Research and clinical trial updates
Research and clinical trial updates
Towards Treatments and Cures
New grants pave the way to progress
As part of an effort to refocus its research grants program, MDA began funding 36 new research and development grants, totaling nearly $10 million, on Aug. 1, 2015. The awards were made to researchers seeking to increase understanding of and find promising treatments and cures for muscular dystrophy, ALS and related neuromuscular diseases that limit strength and mobility. Making up the summer 2015 grant cycle, the awards reflect an increase in spending within MDA’s research program and underscore MDA’s commitment to investing in research across diseases — with the expectation that increased understanding in one disease area will inform progress and lead to research and medical breakthroughs in other disease spaces.
MDA’s Medical and Scientific Advisory Committees, comprising some 40 of the world’s leading clinicians and scientists who serve in these volunteer roles for MDA, recommended the top grants out of 350 applications to MDA’s Board of Directors. Board approvals were made in July.
Among the research projects funded by the new grants:
- Scientists at the University of Kentucky in Lexington will study a new drug target for ALS and test a potential therapy.
- Scientists at Biosciences Institute, University of São Paulo (Brazil), will study how a protein called Jagged1 prevents the symptoms of Duchenne muscular dystrophy (DMD) in animal models bearing the mutation that causes the disease.
- Scientists at the University of Oklahoma Health Sciences Center will work to find the optimal HDAC inhibitor (and dose) for increasing production of the frataxin protein, which is deficient in Friedreich’s ataxia (FA) and, in parallel, test an alternative HDAC inhibitor that may prove more effective than others tested to date.
- Scientists at Columbia University in New York will study the underlying mechanisms that drive a recently discovered form of congenital muscular dystrophy (CMD) and test three possible treatment paradigms.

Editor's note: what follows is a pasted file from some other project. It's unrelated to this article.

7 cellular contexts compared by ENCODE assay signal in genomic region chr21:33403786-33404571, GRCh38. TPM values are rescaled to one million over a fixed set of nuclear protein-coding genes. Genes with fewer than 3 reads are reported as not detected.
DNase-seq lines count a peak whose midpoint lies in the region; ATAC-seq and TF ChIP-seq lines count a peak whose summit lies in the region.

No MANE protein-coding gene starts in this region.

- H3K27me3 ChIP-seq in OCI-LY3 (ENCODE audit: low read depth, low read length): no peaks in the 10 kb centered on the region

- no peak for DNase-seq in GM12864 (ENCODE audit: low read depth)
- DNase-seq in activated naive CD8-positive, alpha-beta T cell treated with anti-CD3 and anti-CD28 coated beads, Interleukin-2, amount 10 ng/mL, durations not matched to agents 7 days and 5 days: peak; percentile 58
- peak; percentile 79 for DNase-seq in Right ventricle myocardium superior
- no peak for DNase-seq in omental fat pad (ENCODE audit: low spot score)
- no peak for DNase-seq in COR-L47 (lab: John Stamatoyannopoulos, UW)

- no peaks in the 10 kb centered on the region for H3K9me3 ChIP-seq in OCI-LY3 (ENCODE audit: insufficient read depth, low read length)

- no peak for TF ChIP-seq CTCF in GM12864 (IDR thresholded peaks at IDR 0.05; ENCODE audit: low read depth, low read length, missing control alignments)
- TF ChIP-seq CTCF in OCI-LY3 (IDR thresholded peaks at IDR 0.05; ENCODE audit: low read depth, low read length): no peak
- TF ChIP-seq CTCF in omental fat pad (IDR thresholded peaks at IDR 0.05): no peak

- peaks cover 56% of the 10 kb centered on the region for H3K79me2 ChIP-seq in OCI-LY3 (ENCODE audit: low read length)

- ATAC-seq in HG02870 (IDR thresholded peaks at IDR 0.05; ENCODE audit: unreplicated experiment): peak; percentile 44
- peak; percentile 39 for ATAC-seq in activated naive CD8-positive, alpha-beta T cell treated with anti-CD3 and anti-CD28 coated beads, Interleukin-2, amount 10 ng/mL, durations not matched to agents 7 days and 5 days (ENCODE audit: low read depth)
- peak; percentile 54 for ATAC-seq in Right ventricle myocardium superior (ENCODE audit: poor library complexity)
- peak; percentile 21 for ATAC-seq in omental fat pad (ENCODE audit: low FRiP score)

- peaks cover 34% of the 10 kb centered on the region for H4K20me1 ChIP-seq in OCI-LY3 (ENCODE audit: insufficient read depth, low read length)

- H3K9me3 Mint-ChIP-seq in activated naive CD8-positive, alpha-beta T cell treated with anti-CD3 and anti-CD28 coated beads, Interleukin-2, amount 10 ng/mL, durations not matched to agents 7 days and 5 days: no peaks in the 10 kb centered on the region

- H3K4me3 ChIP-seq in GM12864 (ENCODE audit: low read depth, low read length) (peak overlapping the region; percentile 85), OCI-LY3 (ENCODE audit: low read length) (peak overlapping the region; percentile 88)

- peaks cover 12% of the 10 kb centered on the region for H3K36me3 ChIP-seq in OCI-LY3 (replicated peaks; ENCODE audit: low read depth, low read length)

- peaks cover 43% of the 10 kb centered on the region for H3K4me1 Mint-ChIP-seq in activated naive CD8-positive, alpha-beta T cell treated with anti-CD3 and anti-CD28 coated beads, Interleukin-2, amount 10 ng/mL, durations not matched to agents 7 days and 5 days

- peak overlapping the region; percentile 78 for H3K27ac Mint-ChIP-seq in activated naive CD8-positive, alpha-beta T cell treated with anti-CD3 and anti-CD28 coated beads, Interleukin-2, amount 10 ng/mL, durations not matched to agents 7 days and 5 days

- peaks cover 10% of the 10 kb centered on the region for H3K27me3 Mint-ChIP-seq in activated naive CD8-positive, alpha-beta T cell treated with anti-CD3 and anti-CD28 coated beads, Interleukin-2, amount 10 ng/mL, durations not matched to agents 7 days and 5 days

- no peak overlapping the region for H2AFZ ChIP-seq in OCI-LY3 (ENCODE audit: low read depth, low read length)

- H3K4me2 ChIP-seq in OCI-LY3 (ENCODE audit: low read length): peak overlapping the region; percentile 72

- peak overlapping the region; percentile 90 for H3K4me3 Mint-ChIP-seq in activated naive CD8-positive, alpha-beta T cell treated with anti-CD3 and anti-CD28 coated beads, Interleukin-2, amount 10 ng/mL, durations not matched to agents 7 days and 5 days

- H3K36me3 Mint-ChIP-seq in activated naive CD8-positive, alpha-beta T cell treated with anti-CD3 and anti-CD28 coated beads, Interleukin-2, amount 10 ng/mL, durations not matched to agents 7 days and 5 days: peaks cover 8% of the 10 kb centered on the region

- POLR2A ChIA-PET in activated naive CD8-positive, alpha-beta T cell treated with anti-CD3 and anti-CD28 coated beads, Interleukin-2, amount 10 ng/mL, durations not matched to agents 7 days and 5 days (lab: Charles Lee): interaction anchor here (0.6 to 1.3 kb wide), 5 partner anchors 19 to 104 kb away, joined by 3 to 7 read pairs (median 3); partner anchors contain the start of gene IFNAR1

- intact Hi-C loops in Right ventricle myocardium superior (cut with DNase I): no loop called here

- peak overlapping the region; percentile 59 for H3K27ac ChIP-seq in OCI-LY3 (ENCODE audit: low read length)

- Scientists at Johns Hopkins University School of Medicine in Baltimore will test a gene therapy strategy to increase SMN protein levels in
spinal muscular atrophy (SMA). This project is co-funded by the American Association of Neuromuscular & Electrodiagnostic Medicine (AANEM), as MDA and AANEM continue to build on a partnership aimed at providing neuromuscular disease education and supporting research related to muscle and nerve disorders.
The new grants complement a wide range of ongoing neuromuscular disease research MDA is supporting worldwide.
ALS (amyotrophic lateral sclerosis)
Q on the Move
FDA clears way for clinical trial to test ALS cellular therapy
Q Therapeutics announced in June that the U.S. Food and Drug Administration (FDA) has cleared its Investigational New Drug Application (IND) for the initiation of phase 1-2a clinical trials of its experimental cellular therapy, Q-Cells, in people with ALS (amyotrophic lateral sclerosis).
Q-Cells are human glial-restricted progenitor cells (GRPs) that give rise to two types of specialized glial cells — astrocytes and oligodendrocytes — which are critical for normal motor neuron function.
The trial, which is set to begin in October, will test the safety, tolerability and early efficacy of Q-Cells transplantation in 12 participants with ALS. The trial is not yet open for enrollment.
The FDA has previously granted Q-Cells orphan drug status — a designation intended to advance the evaluation and development of therapeutics that demonstrate promise for the treatment of rare diseases — for ALS.
To find out more about this trial, search for “NCT02478450” at ClinicalTrials.gov.
Duchenne muscular dystrophy (DMD)
Corticosteroid treatment deflazacort advances toward approval in the U.S.
Marathon Pharmaceuticals has begun the New Drug Application (NDA) process for deflazacort as a treatment for Duchenne muscular dystrophy (DMD).
Deflazacort, a corticosteroid, works as an anti-inflammatory and immunosuppressant. It has been shown to slow the loss of muscle strength and function, preserve cardiac and respiratory function, and reduce the incidence of scoliosis (curvature of the spine) in people with DMD. Importantly, the unwanted side effects often experienced with corticosteroids, such as weight gain, loss of bone mass, glucose intolerance (diabetes) and behavioral issues, may be less severe with deflazacort as compared to other steroids.
Marathon expects to submit the NDA to the FDA in the first quarter of 2016. If the application is approved, the company could make the drug commercially available in the United States in the first quarter of 2017.
To learn more about deflazacort in DMD, read Charting a Corticosteroid Course: The Benefits and Side Effects of Prednisone and Deflazacort.
Trial Seeks Participants
CAT-1004 to be tested in boys with DMD, ages 4 to 7
A phase 1-2 clinical trial called MoveDMD is open for recruitment at Shriners Hospitals for Children in Portland, Ore., and the University of Florida in Gainesville, Fla., with a third site expected to open soon in Philadelphia.